Apache Spark – my next programming conquest

November 4, 2015 § Leave a comment

I have been a developer (at least at heart) all of my professional career. I have always found ways to keep my hands dirty in some type of coding effort. However, the older you get the more removed you become. Development is a young man’s game. However, I think I have found my next programming model playground.

Spark-logo-192x100pxIf you haven’t noticed by now, Big Data is kind of a big deal. When you hear that things like “each day we produce 2.5 quintillion bytes of data” and “90% of the world’s data has been created in the last 2 years” it doesn’t take a genius to hypothesize that there might be some hidden value in all that data. It appears that the storage industry has no problem keeping up with this demand and networking is also getting better and better (I thought physics was involved but apparently we keep finding ways to get more through the same pipe).

So the problem to solve falls to the foot soldiers of every technical problem, the developers. And the default landscape that all developers maneuver and and work in is open source. The Apache Spark project is another great example of the open source ecosystem gaining unfathomably quick traction in solving a problem.

I got to go to the IBM Insight conference last week and I took that opportunity to learn some things (between my booth duty stints). There were many Spark sessions to attend but most were full. They turned away many people at many Spark-based sessions. And being an IBMer, I got sent to the end-of-the-line for any walk up lab spots. However, I was able to attend a few sessions and learn some good things. I am beginning my self education by taking some Big Data University courses online (check them out here.

I have spent a lot of my time in the developer community not only pushing out code, but also constantly tweaking and consulting on the interactions between developers and the rest of the larger team. Spark brings a new interesting dimension to this dynamic. As we talked about before, the reason we are here is that there is lots of value in all that data. So Spark was created as a programming model to make it simple to carry out highly compute-intensive data manipulation. The difference here is that someone typically asks a question that potentially has a simple answer, but getting it goes beyond the typical programming models/platforms that exist today.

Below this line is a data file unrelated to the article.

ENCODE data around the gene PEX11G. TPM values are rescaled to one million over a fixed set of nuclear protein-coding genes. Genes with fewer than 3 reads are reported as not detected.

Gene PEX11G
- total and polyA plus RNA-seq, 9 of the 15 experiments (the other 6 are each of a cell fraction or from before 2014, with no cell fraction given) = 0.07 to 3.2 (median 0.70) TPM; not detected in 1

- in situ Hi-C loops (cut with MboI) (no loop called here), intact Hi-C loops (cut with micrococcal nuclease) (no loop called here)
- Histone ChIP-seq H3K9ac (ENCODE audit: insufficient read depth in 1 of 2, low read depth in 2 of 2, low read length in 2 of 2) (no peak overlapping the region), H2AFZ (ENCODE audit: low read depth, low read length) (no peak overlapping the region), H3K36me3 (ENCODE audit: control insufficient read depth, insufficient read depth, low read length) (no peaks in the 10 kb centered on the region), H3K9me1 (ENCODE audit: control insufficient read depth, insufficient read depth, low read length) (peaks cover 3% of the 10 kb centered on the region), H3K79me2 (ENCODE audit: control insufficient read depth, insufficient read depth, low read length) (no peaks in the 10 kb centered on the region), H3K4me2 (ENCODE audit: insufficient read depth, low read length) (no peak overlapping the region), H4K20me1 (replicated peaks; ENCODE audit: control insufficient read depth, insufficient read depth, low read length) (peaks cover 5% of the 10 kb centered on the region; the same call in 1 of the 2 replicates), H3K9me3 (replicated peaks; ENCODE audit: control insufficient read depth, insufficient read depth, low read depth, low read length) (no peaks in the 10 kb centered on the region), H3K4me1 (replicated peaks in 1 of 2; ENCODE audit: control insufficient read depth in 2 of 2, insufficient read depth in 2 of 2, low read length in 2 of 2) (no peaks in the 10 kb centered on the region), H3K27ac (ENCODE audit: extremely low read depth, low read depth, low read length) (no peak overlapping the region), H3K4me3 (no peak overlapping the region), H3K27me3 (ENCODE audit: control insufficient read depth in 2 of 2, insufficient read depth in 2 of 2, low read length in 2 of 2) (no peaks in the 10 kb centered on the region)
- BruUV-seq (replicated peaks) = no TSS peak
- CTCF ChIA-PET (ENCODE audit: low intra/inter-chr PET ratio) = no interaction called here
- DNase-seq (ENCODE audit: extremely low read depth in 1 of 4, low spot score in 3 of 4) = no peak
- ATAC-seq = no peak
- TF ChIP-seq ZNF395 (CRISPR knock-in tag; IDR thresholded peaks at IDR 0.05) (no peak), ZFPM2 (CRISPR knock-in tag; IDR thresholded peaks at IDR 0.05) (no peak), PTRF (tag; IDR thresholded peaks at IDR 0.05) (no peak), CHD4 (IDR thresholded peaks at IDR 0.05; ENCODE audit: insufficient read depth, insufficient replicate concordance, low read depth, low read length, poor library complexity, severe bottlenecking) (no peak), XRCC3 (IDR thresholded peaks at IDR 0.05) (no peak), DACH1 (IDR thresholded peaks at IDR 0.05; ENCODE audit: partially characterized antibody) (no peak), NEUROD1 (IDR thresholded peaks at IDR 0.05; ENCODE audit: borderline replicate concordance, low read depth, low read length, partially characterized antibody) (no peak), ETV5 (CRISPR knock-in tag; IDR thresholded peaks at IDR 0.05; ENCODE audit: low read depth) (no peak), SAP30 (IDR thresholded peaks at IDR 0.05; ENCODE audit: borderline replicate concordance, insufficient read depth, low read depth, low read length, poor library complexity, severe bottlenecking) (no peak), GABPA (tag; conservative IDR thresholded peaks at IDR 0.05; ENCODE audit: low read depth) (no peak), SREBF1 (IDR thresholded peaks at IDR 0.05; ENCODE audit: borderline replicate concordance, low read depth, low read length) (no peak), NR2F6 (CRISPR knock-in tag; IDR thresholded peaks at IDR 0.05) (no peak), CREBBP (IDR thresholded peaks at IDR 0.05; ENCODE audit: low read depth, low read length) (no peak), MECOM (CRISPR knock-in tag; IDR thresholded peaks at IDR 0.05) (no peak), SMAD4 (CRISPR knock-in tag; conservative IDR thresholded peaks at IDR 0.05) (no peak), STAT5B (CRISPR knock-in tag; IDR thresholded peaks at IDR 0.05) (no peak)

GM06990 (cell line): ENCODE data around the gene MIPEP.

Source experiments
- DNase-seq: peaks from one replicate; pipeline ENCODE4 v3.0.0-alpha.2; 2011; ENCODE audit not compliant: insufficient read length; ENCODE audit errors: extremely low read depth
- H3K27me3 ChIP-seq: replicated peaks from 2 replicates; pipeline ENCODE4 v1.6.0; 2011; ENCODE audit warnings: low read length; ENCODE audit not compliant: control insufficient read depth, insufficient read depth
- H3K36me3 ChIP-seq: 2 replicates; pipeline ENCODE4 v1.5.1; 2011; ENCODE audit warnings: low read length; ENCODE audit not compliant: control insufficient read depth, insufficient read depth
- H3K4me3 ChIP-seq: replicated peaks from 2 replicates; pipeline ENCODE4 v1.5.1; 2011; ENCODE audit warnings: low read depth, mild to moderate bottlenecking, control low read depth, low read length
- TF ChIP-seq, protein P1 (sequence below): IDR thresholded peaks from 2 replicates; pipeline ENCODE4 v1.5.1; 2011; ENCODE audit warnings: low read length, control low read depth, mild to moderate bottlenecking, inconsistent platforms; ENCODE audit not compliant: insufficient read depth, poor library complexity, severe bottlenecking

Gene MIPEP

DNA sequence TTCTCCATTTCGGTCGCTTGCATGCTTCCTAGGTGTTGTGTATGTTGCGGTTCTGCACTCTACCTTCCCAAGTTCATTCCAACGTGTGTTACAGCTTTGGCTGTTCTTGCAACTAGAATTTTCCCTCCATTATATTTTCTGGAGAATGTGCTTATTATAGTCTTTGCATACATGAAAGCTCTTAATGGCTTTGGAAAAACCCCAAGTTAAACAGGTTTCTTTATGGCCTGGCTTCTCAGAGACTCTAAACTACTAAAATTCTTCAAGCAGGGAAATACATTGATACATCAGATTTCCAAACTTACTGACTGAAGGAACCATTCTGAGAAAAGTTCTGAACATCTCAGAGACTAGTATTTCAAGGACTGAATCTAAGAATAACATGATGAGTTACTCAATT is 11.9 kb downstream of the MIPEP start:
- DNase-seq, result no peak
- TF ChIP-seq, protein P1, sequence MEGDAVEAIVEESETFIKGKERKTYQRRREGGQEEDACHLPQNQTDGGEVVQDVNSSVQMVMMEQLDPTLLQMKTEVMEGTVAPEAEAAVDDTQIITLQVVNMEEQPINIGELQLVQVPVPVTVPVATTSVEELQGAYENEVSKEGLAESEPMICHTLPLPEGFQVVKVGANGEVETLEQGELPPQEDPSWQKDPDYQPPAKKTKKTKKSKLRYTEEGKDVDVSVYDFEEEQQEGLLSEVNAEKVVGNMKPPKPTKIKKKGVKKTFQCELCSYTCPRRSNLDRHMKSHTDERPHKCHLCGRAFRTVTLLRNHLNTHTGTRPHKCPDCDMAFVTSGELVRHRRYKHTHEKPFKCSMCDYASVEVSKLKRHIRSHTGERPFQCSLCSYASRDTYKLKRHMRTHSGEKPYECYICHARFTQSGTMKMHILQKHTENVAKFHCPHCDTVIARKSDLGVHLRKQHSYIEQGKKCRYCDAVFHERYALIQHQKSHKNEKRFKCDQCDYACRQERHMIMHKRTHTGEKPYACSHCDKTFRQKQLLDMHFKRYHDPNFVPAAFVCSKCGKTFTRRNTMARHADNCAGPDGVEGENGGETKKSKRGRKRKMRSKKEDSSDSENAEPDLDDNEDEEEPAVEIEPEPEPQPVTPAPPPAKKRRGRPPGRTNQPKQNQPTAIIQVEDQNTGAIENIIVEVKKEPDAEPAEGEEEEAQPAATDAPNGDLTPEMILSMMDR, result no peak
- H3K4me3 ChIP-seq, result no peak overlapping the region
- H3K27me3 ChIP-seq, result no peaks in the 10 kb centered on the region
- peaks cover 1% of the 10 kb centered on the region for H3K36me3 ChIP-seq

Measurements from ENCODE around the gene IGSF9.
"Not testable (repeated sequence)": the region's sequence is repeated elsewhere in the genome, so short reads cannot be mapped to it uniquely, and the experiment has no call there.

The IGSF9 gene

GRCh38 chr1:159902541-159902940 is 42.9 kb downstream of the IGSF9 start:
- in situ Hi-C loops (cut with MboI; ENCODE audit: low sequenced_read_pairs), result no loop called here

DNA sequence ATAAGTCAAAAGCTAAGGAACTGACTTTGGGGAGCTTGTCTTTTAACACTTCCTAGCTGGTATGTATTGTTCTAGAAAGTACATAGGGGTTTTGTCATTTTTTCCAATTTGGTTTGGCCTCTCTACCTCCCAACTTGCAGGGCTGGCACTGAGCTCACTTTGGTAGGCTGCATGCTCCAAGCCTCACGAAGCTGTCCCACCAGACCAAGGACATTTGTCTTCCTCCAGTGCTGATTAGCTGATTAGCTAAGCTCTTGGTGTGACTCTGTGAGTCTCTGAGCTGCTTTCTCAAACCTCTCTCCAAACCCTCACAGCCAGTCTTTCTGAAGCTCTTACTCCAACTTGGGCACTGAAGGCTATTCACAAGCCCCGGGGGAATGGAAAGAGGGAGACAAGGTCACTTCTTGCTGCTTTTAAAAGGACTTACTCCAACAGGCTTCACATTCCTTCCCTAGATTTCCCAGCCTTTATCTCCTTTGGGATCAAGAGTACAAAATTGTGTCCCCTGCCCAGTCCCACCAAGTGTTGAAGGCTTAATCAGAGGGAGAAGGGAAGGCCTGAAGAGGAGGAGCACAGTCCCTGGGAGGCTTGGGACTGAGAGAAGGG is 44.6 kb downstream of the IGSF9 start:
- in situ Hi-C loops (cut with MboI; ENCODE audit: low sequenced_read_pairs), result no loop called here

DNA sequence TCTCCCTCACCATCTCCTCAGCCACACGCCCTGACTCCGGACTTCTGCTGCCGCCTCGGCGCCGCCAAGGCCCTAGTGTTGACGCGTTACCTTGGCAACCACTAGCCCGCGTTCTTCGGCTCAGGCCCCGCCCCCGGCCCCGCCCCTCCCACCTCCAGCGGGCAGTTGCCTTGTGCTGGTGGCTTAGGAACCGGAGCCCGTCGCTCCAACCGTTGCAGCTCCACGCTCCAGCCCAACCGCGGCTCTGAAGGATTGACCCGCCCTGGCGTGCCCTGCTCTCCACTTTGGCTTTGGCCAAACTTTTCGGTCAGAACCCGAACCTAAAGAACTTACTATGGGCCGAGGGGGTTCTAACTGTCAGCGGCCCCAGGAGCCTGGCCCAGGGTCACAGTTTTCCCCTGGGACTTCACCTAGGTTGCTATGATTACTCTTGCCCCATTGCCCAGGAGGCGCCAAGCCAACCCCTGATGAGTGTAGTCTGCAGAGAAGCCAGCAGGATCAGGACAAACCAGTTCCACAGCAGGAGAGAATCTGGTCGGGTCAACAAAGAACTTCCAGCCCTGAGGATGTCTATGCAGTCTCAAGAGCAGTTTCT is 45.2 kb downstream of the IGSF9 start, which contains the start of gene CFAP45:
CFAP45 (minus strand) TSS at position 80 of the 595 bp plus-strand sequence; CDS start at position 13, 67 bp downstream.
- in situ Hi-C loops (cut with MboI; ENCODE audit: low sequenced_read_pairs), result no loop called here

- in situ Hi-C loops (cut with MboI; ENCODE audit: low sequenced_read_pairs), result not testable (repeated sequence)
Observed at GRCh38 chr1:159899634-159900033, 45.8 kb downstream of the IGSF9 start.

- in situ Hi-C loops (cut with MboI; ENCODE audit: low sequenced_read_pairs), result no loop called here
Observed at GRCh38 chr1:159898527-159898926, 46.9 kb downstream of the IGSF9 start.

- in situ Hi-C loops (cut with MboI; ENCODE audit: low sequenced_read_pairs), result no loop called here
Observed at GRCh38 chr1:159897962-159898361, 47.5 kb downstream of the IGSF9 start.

Let’s examine some of the differences that this problem set brings to the party.

  1. The user interface is not important. We have spent so much effort in UI design, frameworks, etc. due to the boon of the mobile device. Application look-and-feel and user experience is so important in the mobile space due to the intense competition between vendors. In the big data space, the answer is really the only thing we care about.
  2. The requirements are simple and the results are typically simple, getting there is the hard part. The vast majority of the work done by Spark applications is the chunking of data. A very simple application (very few lines) can perform massive amounts of processing. The Spark platform is the ultimate effort in pushing all of the complexity below the development experience.
  3. Data scientists are the big data analysts. The role of the data scientist is the role that sits between the line-of-business and the developer. Data scientists know the data that is being captured and help translate the question being asked to the Spark developer. As a matter of fact, with tools like the Data Scientist Workbench, we are providing a platform for Data Scientists to learn enough about Spark to do the work themselves.
  4. The art is in understanding how Spark works and programming the effort accordingly. Understanding how Spark divides up the work, when and where to store intermediate data (if at all), and tuning the program accordingly is where a Spark developer brings the value. Programming a web application can be done with a single-user mentality in mind. Scaling the application can be tackled at other levels of the architecture. As I said before, the requirements for Big Data apps are typically simple and the answer is typically also simple, but the time it takes for the application to get to that answer is all that counts.

As I explore Spark more, I will keep you posted along the way. Let me know your thoughts.

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